When a Business Entrance is Blocked: Ingress/Egress Coverage in the Wake of Hurricane Harvey and Irma

by Zelle LLP

As businesses and insurers recover from the devastation of Hurricane Harvey and Hurricane Irma, it may take time to fully assess the effects of these storms on a business’s bottom line. Invariably, however, the scale of these natural disasters likely provides some immediate impact on insureds’ businesses – the ability to access the premises may be barred or impacted.

And, so enters ingress/egress business interruption coverage. Ingress/egress coverage involves the inability to enter or leave the insured premises. Some examples include customers not being able to access a store, product is unable to be shipped out, or raw materials are unable to be shipped in.

Ingress/egress coverage is similar to civil authority insurance in that both apply when access to the insured’s property is limited. The difference between these coverage is that ingress/egress coverage is not limited to circumstances where the government prevents access to the premises by way of law, ordinance, or emergency order. Said differently, a civil authority’s interference is not required for ingress/egress coverage to be triggered.

Commercial property policies may provide coverage for damages arising from prevention of ingress to or egress from an insured’s premises. However, not all insurance companies offer this kind of coverage, so an analysis of the individual carrier’s policy language and endorsements is critical. Additionally, and as a result, ingress/egress policy language tends to be less standardized than other forms of business interruption coverage. As an example, an ingress/egress provision may read:

This policy covers loss sustained during the period of time when, as a direct result of a peril not excluded, ingress to or egress from real and personal property not excluded hereunder is thereby prevented.

An often-cited case addressing an ingress/egress provision like the one above is Fountain Powerboat Indus., Inc. v. Reliance Ins. Co., 119 F.Supp.2d 552 (E.D.N.C.2000). In Fountain, the district court was faced with determining whether recovery under this ingress/egress provision required property damage to trigger coverage. The plaintiff conceded that business interruption coverage generally requires that the interruption be caused by damage to covered property, but relied upon the ingress/egress clause in its policy to extend such coverage when a covered cause of loss barred access to the property. The court held:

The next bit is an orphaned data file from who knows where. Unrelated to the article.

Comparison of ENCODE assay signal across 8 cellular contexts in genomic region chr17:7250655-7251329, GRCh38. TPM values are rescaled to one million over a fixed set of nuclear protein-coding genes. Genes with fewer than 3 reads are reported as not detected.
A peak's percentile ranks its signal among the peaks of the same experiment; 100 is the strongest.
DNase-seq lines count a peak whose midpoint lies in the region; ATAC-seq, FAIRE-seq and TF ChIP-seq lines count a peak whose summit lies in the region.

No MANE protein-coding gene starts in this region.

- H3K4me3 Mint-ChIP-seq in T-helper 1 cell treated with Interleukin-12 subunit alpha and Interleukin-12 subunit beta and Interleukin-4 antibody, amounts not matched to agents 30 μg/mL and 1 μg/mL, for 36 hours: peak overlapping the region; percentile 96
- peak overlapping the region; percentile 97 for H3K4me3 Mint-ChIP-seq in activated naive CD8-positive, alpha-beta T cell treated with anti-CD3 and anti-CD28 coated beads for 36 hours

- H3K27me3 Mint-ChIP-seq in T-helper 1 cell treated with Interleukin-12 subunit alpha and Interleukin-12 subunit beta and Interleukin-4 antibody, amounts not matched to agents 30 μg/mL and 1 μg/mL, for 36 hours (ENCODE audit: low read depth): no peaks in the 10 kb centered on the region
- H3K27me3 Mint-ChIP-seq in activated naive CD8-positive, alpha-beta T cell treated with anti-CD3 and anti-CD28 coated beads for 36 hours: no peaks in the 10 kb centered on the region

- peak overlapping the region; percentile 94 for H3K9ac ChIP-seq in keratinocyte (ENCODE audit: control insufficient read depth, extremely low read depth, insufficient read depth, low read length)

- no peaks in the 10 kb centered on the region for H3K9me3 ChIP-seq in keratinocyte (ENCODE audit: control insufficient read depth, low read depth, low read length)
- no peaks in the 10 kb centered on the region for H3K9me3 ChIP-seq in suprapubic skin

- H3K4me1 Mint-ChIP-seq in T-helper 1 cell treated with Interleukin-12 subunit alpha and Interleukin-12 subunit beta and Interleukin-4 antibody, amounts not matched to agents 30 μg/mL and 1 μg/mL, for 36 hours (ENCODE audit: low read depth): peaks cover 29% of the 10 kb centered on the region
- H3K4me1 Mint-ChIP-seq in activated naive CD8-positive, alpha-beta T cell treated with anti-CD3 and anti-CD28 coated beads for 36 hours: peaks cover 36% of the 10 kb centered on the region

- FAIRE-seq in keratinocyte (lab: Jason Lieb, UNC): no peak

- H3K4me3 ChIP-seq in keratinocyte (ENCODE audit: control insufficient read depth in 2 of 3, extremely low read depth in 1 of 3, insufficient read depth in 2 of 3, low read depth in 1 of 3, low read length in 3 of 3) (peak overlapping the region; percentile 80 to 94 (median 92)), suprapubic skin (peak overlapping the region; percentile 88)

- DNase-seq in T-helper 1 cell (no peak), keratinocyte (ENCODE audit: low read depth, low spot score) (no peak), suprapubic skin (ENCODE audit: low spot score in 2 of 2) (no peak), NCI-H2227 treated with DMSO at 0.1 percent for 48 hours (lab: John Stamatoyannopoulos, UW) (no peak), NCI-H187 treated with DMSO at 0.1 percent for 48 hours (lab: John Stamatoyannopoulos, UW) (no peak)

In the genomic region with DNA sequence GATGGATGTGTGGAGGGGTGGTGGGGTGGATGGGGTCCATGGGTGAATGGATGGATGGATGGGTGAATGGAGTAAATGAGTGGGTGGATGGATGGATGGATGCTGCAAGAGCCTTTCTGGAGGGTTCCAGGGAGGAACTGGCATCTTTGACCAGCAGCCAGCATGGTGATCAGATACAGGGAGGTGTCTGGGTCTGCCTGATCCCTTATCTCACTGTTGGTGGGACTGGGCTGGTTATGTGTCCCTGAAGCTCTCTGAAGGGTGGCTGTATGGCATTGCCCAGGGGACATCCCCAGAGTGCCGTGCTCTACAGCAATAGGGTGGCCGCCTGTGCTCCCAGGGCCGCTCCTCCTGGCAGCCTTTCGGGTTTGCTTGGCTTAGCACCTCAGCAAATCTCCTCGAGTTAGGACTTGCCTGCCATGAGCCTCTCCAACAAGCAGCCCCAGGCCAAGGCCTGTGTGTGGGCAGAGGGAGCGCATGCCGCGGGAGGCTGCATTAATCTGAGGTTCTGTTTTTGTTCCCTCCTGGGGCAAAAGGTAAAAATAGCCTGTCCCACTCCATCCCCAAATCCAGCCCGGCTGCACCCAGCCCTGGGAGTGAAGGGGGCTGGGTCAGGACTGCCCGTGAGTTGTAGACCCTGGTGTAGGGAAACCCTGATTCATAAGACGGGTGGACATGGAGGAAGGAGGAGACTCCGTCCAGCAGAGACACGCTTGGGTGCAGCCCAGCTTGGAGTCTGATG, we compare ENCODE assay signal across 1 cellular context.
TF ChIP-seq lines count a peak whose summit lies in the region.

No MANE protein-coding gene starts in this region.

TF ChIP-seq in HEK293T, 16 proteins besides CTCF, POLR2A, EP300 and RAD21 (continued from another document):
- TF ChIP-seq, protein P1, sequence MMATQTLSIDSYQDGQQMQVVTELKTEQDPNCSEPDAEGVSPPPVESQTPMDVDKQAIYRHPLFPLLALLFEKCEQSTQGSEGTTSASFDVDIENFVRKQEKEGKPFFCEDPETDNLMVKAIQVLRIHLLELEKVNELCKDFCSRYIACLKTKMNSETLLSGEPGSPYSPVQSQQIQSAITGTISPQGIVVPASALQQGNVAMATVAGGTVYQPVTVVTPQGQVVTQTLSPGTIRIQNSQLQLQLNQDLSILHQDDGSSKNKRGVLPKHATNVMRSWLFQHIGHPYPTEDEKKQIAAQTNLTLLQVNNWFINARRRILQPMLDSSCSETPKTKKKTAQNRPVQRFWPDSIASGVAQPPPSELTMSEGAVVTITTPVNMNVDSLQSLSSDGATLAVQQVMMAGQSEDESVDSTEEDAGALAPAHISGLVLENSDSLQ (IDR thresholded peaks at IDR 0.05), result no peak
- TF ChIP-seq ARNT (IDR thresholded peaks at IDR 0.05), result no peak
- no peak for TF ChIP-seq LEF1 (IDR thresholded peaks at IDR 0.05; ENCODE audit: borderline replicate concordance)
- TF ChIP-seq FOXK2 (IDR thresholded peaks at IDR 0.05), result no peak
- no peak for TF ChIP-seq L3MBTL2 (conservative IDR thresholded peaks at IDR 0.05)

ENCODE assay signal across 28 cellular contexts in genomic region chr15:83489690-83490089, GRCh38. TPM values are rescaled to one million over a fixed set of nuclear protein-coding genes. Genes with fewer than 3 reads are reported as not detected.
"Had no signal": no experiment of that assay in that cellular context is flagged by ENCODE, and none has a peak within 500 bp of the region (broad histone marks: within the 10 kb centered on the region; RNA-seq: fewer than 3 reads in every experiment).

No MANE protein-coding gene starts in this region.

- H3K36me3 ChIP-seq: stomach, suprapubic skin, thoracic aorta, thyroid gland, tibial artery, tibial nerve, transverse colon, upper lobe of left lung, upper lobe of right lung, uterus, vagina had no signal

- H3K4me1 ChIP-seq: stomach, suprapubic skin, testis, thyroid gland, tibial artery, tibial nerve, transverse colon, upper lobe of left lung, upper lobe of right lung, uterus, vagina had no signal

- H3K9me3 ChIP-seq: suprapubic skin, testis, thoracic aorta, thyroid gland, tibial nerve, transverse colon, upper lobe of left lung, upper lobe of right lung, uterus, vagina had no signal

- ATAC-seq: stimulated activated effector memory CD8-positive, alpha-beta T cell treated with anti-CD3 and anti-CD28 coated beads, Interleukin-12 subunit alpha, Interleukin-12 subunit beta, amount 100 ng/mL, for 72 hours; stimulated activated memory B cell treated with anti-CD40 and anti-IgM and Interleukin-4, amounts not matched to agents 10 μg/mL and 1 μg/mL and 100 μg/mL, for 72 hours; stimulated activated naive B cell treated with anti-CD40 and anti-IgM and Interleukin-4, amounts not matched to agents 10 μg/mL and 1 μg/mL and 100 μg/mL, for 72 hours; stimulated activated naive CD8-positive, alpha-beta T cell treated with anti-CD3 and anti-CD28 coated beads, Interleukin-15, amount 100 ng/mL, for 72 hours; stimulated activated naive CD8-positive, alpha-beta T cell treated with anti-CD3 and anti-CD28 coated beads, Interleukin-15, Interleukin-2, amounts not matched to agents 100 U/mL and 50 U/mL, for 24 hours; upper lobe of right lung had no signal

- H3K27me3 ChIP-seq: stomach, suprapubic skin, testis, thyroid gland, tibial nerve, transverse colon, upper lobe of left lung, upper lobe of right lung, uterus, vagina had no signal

1.      The closure of the only access road to insured’s facility triggered coverage under the egress/ingress clause even though the interruption was not caused by physical damage to the insured premises; and

2.      The coverage period required to “restore the insured’s business” to its previous condition was triggered even though interruption was not caused by physical damage to facility.

The Fountain case, while not controlling in either Texas or Florida, provides some guidance for parties and courts in those jurisdictions when analyzing ingress/egress claims. It is likely that courts in Texas and Florida will agree with the Fountain court’s conclusion that the ingress/egress provision does not typically require actual damage to the insured property to trigger coverage. This is because the general business interruption provisions would cover those very same damages if property damage at the insured property were required to trigger ingress/egress coverage. That would render the ingress/egress clause meaningless. The judge therefore concluded, “that the parties intended that the policy would provide coverage not only when the property itself was inaccessible, but also when the only route to the Facility caused the property to be inaccessible.”